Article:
The world is a beautiful place with Algernon Cadwallader in it

The pop-culture industry loves to resurface detritus from my youth, add a little polish, and launch it on whatever streaming service I’m most likely to drop due to rising subscription fees—and I’m mostly just exhausted by it. Band reunions, especially of bands whose reputations and fan bases have kept growing since their breakup, are a cottage industry within live music, but despite their foibles they’re a world away from, say, the feature-length reboot of D-level early-90s Disney property Chip ’n’ Dale: Rescue Rangers. But the stultifying ubiquity of remakes on TV and in film—had you heard that Tim Burton is coproducing a new Addams Family spin-off for Netflix?—has started to taint my emotional reaction when I hear that yet another cult group I got into during the blog-rock era is hitting the road again. All the same, I perked right up in June when news broke of a reunion by Algernon Cadwallader, a Philadelphia group who reconsecrated 90s midwestern emo in the late 2000s. 

Algernon Cadwallader’s songs make it difficult to be cynical—they have the delirious energy of a kid begging for five more minutes in a bouncy castle. The band’s two full-length albums, 2008’s Some Kind of Cadwallader and 2011’s Parrot Flies, contain key traits of fourth-wave emo, which emerged in the 2010s—notably yelped vocals and elliptically cycling guitars. They inspired a burst of “twinkle” emo bands creating similar sounds, but those groups usually cranked up the melancholy that’s only a subliminal part of Algernon’s radiance. Just before they broke up in 2012, Algernon could draw a few hundred kids to a Logan Square basement, and a year or so later the emo revival became a crossover phenomenon in indie rock. Once they were gone, they achieved the sort of mythic status that few bands ever get to reunite and enjoy, and their albums remain the subject of hot debates among young emo fans. Cadwallader has the peppy hits, but I increasingly think of Parrot Flies as the standout, not least because it was recorded by the band’s classic final lineup: drummer Tank Bergman, bassist-vocalist Peter Helmis, and guitarist Joe Reinhart (who now plays in Hop Along). Algernon’s playing is sharper on Parrot Flies, with Bergman’s no-nonsense drums and Helmis’s steel-pole bass anchoring Reinhart’s zippy guitar, which zigzags like the arms of an inflatable tube man. Every song, no matter how ambitious, feels like it was conceived as part of a larger whole.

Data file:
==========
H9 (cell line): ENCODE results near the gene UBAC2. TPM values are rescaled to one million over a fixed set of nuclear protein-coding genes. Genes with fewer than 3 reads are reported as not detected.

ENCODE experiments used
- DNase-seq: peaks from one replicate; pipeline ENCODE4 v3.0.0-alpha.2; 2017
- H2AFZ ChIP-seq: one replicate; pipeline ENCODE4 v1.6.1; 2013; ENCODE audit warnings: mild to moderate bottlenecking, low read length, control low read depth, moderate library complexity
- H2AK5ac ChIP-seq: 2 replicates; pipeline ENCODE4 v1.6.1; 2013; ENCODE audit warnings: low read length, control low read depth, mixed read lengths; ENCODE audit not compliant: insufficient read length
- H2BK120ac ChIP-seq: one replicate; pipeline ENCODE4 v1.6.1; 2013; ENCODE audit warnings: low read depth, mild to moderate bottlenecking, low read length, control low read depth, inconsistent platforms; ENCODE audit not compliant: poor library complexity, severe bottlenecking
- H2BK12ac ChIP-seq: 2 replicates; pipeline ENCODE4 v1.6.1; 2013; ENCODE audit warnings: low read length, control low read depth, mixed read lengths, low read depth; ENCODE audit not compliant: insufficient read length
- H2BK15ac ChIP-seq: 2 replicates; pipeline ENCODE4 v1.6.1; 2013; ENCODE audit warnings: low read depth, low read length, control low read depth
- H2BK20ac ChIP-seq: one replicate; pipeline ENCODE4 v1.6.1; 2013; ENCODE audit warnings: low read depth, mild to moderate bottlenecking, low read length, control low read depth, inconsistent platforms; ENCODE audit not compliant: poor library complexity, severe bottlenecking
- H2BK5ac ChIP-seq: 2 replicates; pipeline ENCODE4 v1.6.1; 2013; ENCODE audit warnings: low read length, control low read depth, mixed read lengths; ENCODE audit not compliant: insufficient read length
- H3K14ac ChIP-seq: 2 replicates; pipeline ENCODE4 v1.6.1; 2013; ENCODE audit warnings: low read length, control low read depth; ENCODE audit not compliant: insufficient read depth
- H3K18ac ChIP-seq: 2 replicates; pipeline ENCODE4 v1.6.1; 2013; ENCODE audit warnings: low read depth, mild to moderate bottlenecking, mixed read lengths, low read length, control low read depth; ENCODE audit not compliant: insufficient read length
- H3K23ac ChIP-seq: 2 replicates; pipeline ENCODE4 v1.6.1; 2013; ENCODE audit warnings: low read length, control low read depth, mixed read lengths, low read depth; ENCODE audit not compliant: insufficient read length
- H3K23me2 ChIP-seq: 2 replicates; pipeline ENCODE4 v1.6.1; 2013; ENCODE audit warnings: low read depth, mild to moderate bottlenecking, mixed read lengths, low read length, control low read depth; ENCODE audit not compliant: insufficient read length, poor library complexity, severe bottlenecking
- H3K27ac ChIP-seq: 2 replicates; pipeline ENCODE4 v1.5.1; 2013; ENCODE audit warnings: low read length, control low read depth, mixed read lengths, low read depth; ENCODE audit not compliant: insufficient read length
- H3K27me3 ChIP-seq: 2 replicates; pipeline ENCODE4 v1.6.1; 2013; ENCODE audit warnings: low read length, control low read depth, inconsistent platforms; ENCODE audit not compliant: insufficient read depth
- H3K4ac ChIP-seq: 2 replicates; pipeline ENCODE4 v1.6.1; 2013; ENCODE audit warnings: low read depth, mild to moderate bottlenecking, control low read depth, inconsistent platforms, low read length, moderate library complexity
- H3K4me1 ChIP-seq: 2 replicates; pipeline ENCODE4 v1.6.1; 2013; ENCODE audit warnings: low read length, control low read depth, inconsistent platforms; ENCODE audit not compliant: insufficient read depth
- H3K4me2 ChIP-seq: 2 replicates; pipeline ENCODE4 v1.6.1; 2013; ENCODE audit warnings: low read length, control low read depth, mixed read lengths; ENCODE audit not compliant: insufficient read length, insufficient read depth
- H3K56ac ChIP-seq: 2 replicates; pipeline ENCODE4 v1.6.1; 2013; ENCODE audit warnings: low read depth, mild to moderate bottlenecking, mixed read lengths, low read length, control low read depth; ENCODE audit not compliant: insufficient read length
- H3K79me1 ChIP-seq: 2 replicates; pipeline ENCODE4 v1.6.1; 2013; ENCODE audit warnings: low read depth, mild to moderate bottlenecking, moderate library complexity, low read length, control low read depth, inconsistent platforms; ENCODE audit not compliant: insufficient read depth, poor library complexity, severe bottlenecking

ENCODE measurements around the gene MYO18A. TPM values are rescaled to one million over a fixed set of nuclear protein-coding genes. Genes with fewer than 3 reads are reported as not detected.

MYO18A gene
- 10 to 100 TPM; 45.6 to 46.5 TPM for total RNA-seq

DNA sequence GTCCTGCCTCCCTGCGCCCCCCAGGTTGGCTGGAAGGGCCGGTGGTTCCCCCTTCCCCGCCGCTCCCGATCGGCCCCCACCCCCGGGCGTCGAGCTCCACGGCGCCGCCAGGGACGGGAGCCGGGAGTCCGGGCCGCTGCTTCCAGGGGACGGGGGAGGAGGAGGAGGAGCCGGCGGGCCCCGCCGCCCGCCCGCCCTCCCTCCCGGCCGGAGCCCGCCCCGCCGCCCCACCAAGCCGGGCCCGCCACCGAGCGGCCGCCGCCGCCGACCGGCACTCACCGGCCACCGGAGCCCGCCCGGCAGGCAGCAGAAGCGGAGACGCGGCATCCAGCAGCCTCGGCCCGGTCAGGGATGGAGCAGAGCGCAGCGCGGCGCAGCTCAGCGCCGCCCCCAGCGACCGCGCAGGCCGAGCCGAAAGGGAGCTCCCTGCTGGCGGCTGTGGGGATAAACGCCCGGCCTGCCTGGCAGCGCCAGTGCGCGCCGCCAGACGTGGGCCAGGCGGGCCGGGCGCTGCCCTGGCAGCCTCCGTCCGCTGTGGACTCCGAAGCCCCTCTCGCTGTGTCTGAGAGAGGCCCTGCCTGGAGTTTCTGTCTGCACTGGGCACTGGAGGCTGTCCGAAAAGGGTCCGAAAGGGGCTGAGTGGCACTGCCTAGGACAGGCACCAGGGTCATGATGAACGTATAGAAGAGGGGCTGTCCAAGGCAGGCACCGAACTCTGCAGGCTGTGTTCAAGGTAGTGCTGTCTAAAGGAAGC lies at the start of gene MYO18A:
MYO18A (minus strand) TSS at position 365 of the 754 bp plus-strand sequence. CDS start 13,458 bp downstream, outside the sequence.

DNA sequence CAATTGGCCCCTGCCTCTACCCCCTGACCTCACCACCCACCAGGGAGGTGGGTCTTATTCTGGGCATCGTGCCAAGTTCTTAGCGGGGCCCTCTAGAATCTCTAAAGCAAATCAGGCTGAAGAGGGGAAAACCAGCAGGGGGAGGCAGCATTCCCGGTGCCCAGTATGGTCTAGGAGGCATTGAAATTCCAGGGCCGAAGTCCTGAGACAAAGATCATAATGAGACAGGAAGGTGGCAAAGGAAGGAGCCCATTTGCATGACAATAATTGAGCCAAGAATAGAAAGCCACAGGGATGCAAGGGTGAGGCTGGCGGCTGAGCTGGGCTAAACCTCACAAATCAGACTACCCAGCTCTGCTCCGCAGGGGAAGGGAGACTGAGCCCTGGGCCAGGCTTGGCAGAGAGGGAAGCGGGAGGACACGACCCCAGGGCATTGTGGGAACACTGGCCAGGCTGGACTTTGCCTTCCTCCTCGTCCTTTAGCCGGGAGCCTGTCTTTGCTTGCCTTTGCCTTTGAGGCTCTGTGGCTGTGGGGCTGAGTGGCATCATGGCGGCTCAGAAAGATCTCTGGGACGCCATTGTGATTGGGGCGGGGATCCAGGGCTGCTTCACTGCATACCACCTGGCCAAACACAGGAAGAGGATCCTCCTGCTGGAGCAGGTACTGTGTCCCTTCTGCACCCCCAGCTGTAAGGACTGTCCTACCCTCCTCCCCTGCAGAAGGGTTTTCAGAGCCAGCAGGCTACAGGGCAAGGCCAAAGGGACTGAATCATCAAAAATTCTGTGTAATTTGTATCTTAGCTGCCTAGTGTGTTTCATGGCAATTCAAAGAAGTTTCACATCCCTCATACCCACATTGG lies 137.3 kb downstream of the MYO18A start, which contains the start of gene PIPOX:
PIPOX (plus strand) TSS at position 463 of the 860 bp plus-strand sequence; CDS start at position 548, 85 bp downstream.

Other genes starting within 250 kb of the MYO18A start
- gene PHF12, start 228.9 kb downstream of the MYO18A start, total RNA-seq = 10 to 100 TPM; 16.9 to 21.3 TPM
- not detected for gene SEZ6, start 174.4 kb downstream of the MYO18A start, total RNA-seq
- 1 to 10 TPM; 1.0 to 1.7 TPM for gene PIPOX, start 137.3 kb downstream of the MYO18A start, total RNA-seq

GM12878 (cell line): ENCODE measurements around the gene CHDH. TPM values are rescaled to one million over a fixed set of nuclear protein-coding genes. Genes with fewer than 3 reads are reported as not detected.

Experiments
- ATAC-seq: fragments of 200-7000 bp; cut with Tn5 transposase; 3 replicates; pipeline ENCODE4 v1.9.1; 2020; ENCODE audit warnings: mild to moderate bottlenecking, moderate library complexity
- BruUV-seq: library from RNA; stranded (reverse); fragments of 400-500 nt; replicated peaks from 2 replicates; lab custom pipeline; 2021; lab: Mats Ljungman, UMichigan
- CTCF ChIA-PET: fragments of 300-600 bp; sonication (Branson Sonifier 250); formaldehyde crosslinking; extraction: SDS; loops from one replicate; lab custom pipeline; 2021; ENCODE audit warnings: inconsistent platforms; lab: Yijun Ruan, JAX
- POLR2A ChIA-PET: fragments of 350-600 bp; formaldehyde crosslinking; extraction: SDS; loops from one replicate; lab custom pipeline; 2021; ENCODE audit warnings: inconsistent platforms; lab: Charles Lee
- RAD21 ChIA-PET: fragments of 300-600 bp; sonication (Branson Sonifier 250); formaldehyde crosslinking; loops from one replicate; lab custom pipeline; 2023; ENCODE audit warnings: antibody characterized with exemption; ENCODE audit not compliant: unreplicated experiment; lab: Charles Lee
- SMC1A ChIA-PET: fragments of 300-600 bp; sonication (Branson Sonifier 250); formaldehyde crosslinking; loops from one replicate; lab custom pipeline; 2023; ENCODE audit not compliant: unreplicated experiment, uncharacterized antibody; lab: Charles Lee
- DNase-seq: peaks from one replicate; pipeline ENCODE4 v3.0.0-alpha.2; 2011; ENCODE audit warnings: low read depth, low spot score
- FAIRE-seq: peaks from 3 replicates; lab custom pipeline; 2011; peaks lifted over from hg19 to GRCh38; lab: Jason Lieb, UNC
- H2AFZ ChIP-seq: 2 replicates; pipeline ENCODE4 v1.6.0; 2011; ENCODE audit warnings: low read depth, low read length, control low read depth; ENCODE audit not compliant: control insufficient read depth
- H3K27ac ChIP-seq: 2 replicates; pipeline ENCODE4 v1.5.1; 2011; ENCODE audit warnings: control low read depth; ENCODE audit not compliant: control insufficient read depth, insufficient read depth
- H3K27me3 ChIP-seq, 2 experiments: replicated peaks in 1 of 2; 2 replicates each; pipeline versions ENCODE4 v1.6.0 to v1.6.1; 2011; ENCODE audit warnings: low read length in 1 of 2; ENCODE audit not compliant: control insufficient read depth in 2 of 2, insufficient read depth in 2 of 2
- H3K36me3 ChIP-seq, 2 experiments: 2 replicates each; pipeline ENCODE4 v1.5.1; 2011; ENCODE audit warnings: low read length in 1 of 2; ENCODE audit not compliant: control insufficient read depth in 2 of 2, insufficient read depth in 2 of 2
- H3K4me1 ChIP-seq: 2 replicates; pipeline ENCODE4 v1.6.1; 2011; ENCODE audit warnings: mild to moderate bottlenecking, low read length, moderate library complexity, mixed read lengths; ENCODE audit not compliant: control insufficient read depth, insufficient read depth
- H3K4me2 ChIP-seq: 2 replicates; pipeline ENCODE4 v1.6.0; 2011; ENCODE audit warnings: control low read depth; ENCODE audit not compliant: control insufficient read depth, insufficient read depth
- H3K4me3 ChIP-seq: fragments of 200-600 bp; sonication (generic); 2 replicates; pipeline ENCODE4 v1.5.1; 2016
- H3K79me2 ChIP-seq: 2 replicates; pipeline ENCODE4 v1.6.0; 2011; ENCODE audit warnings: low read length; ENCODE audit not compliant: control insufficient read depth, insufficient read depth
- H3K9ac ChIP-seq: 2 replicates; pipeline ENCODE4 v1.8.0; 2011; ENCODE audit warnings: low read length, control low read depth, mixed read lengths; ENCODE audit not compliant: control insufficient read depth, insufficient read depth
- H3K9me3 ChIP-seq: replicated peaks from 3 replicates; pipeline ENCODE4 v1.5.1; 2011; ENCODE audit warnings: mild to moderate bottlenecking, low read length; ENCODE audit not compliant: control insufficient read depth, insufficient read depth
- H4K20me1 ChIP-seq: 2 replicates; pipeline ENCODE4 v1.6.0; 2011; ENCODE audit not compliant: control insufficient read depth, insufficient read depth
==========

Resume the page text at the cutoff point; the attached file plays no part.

In 2018, Asian Man Records teamed up with Lauren Records to reissue the group’s albums and release an odds-and-ends compilation called Algernon Cadwallader. I don’t expect Algernon to be the band they were more than a decade ago, and they’re not trying to be. For one thing, the lineup for this tour never performed together—Bergman, Helmis, and Reinhart will be joined by original second guitarist Colin Mahony and founding drummer Nick Tazza, and word is that every member will be onstage the whole time. I can’t predict how that will pan out, but here’s hoping it’s as much fun for the crowd as it’s sure to be for the five of them.

Algernon Cadwallader Tim Kinsella & Jenny Pulse open. Sun 10/16, 8 PM, Metro, 3730 N. Clark, $30, $25 in advance, 18+

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